“I’ll just hang this huge fucking telephoto lens out my window. Nobody’s going to notice.”

The photographer has a girlfriend played by Grace Kelly. She wants to marry him, but he is apprehensive, because she comes from a different social background and they have colliding lifestyles. He rejects her and at first you’re glad that he does, because they really don’t have any chemistry and just feel like a forced couple. But later on, the girl gets interested in his little investigation and they sort of open up to each other. Which is kind of messed up if you think about it.

Jeff, the photographer isn’t that nice of guy either. After all, he snoops, he assumes, he is a dick to basically everyone he comes in contact with. Even his girlfriend he starts treating better only after she becomes involved in his unhealthy obsession with his neighbour. Jimmy Stewart is very well cast, he’s good at combining being essentially a nice guy with a selfish fast-talking dick. He was in the 40’s and 50’s what Jeff Goldblum was in the 80’s and 90’s.

Another exploration of their relationship is just the vast array of people in the apartments across, they symbolically represent the ways his life might turn out, depending on how he chooses to proceed with their relationship.

From a filmmaking standpoint this is a great set-up, because it allows the movie to be entirely subjective, being from the point of view of a single person and the building across is like a movie screen, where something horrible is happening, you wish to intervene but you can’t. Since Hitchcock was a master at manipulating with the viewer, this is a perfect canvas for him to work on. Another great aspect is how the movie conjures a fear of the possibility, that someone might look straight into the camera and see Jimmy Stewart looking at them and in a way see you, the viewer. You beg for the fourth wall to stand.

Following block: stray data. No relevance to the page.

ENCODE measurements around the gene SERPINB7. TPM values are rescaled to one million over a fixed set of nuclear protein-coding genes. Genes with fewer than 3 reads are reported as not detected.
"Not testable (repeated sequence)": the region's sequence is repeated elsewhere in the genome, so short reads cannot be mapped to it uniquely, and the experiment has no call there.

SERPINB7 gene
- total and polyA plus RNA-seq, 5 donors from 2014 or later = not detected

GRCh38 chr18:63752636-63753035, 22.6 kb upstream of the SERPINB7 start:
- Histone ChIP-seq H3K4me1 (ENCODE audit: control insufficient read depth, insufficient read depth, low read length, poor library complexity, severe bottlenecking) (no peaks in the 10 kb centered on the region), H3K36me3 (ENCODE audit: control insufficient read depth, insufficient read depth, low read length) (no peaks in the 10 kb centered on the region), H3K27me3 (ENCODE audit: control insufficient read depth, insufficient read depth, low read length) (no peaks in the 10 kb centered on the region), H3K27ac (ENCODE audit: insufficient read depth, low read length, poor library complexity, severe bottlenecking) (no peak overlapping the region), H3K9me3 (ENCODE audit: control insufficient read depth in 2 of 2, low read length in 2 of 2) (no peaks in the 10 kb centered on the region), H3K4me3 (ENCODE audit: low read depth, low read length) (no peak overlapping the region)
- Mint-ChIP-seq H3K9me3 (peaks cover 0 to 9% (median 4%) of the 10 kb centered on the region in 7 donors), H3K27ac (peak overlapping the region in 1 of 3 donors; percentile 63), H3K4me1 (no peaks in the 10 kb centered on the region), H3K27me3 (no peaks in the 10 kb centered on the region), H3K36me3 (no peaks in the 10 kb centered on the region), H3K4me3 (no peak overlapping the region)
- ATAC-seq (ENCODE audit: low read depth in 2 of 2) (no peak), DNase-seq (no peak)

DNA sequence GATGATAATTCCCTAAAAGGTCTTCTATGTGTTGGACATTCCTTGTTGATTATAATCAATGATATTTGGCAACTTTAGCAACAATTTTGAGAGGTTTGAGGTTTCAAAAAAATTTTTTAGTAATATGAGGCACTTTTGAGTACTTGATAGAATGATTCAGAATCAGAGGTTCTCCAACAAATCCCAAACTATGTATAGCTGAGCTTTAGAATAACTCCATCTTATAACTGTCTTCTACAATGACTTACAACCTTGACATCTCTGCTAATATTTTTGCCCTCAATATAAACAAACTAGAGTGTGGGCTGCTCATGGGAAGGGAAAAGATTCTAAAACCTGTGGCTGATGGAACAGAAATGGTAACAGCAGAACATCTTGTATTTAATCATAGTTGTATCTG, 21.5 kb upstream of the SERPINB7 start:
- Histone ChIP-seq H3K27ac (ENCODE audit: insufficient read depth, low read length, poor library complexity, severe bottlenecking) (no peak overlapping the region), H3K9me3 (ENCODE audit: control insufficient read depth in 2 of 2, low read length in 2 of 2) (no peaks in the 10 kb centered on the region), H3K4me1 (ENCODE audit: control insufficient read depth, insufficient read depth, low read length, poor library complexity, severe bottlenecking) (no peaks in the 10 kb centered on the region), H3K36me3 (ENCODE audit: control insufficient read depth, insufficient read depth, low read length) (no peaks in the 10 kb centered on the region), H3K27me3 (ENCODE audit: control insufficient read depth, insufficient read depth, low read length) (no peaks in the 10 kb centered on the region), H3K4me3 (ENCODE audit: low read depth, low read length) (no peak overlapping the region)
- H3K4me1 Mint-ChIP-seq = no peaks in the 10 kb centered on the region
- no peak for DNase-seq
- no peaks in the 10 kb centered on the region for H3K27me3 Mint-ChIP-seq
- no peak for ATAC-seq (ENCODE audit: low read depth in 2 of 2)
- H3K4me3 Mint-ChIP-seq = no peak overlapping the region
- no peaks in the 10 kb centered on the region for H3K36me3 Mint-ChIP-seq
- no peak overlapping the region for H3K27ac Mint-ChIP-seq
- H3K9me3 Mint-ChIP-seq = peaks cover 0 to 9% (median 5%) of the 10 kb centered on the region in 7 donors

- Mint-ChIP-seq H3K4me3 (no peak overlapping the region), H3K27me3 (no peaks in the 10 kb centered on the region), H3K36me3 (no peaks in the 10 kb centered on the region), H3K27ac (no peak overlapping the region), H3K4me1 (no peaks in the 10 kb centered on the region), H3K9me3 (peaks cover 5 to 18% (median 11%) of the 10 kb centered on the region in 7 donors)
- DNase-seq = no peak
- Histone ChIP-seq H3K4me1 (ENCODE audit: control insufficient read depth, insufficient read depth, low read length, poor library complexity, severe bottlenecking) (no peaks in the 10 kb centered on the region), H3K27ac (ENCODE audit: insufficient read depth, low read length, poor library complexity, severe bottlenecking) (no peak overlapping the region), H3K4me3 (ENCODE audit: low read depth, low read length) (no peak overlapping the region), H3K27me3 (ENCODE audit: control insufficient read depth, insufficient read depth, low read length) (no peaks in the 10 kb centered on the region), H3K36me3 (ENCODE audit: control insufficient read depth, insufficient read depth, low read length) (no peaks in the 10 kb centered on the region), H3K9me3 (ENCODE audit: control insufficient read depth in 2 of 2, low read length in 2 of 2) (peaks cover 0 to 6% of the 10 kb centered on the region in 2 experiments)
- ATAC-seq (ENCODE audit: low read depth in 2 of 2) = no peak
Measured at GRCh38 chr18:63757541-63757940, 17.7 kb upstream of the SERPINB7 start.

Overall, a great murder mystery with multiple layers, showcasing Hitchcock’s brilliance. Probably, one of his best movies. It’s just excellent filmmaking, hard not to enjoy. Definitely recommended.

"What? Rear Window? Never heard of it."

“What? Rear Window? Never heard of it.”

Review of Dreams in the Witch-House (2005)

23 Sep

Masters of Horror – Dreams in the Witch-House is a horror/thriller/fantasy episode of a TV horror anthology series, each one-hour episode done by a different director.

Directed by Stuart Gordon (Re-Animator (1985), Stuck (2007)).

Written by Dennis Paoli (From Beyond (1986), Dagon (2001)) and Stuart Gordon (Body Snatchers (1993), The Dentist (1996)), based on a short story by H.P. Lovecraft.

Starring: Ezra Godden, Campbell Lane, Jay Brazeau, Chelah Horsdal, Yevgen Voronin, Susanna Uchatius and others.

I want to note, that this series of horror stories is pretty cool and unless it’s something really interesting, one hour is actually a decent length for an average horror movie, because usually when it’s more, you can see that the concept hasn’t been broad enough for it to sustain 90 minutes and they throw in pointless padding.

A physics student starts renting a shoddy room in some apartment building and as he works on his project, he gets to know his neighbours: the building’s asshole manager, a young woman with a baby and a creepy old guy. You know, your typical set of oddball sitcom neighbours.

Soon the guy starts having various weird dreams. In one of them the single mother is doing full-on nudity and turning into an old, ugly woman, who is equally naked. Then he keeps seing a rat with a man’s face, which looks really silly. Then he’s in a library and Necronomicon appears briefly. All this is due to some witch, which the title hints at.

Beside the close-ups of a talking rat, the movie has some decent suspense building, some over-the-top gore and almost depressing last 10 minutes.

Overall, it’s ok, nothing really special though, it’s an odd mix of brutality and a stupid rat. Not bad if you decide to watch it, but nothing really worth looking up. Not recommended.

Pictured: If you try really hard you can make the rat-human in your movie look less scary than anything from The Witches (1990).

Review of Assault on Precinct (1976)

21 Sep

Assault on Precinct 13 (1976) is an action/thriller/neo-western film about a group of people defending a police station from a gang attack.

Directed by John Carpenter (Dark Star (1974), The Ward (2010)).

Written by John Carpenter (Eyes of Laura Mars (1978), Ghosts of Mars (2001)).

Starring: Austin Stoker, Darwin Joston, Nancy Loomis, Tony Burton, Henry Brandon, Kim Richards and others.